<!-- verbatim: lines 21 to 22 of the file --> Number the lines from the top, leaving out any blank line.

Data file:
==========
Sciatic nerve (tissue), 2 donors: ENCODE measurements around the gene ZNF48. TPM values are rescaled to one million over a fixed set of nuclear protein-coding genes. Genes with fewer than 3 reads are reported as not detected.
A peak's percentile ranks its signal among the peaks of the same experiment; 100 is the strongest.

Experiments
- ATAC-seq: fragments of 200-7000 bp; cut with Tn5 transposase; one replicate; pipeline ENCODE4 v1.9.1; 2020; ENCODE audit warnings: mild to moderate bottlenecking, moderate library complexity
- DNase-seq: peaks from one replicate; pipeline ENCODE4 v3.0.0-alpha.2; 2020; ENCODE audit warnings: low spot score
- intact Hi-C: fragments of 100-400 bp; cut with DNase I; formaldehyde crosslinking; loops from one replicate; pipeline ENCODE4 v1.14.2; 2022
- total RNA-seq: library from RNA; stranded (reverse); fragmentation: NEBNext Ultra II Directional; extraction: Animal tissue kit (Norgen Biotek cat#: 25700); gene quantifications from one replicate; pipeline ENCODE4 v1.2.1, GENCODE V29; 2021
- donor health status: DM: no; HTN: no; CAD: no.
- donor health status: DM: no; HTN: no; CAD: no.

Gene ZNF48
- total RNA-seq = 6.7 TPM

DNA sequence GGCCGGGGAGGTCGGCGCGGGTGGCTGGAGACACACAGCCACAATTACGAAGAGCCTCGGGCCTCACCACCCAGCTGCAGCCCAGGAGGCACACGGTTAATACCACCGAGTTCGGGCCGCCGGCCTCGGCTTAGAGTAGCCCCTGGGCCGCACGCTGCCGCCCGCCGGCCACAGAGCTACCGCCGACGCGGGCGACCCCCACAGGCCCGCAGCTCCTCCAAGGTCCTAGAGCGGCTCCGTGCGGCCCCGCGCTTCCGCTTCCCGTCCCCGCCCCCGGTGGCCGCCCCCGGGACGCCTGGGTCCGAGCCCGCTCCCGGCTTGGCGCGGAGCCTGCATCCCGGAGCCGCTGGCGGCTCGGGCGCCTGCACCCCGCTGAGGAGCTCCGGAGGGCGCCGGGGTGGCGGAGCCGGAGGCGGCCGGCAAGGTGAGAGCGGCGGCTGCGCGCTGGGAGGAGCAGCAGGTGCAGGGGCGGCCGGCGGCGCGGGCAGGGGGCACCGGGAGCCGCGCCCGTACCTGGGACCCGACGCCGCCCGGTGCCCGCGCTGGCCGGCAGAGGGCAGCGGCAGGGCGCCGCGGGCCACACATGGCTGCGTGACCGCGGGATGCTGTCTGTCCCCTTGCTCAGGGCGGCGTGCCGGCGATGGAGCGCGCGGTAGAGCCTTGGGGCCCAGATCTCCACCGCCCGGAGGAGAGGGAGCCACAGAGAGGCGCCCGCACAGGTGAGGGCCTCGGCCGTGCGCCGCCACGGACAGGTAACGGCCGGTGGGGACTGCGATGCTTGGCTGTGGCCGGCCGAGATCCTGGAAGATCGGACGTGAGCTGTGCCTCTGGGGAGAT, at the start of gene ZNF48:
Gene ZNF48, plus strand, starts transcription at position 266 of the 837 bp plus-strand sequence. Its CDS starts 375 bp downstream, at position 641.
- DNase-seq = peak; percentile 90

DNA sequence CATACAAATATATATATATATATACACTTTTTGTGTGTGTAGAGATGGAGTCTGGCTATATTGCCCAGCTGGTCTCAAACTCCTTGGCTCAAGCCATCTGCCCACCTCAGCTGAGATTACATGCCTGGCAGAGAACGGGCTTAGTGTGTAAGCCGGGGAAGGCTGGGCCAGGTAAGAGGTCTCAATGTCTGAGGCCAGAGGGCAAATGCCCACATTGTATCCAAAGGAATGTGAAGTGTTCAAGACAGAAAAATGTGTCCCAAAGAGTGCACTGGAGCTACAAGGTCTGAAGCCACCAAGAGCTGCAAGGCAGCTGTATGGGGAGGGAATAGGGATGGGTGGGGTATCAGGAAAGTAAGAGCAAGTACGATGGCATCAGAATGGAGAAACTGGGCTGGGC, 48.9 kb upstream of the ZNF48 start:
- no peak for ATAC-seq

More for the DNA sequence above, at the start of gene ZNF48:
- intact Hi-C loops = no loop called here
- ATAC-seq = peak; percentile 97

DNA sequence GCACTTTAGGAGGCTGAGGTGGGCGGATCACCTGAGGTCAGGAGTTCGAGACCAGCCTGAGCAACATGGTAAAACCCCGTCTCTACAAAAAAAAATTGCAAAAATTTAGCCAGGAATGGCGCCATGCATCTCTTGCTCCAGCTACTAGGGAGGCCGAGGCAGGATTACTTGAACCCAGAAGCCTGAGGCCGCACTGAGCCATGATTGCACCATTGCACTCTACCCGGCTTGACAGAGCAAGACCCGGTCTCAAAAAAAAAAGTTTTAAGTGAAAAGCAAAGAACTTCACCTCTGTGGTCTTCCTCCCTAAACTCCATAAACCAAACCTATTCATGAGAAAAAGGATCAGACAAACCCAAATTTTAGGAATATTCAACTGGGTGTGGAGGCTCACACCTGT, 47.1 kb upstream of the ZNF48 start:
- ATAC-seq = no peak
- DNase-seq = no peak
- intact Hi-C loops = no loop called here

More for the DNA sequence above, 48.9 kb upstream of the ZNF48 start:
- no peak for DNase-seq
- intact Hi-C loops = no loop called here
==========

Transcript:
- ATAC-seq = no peak
- DNase-seq = no peak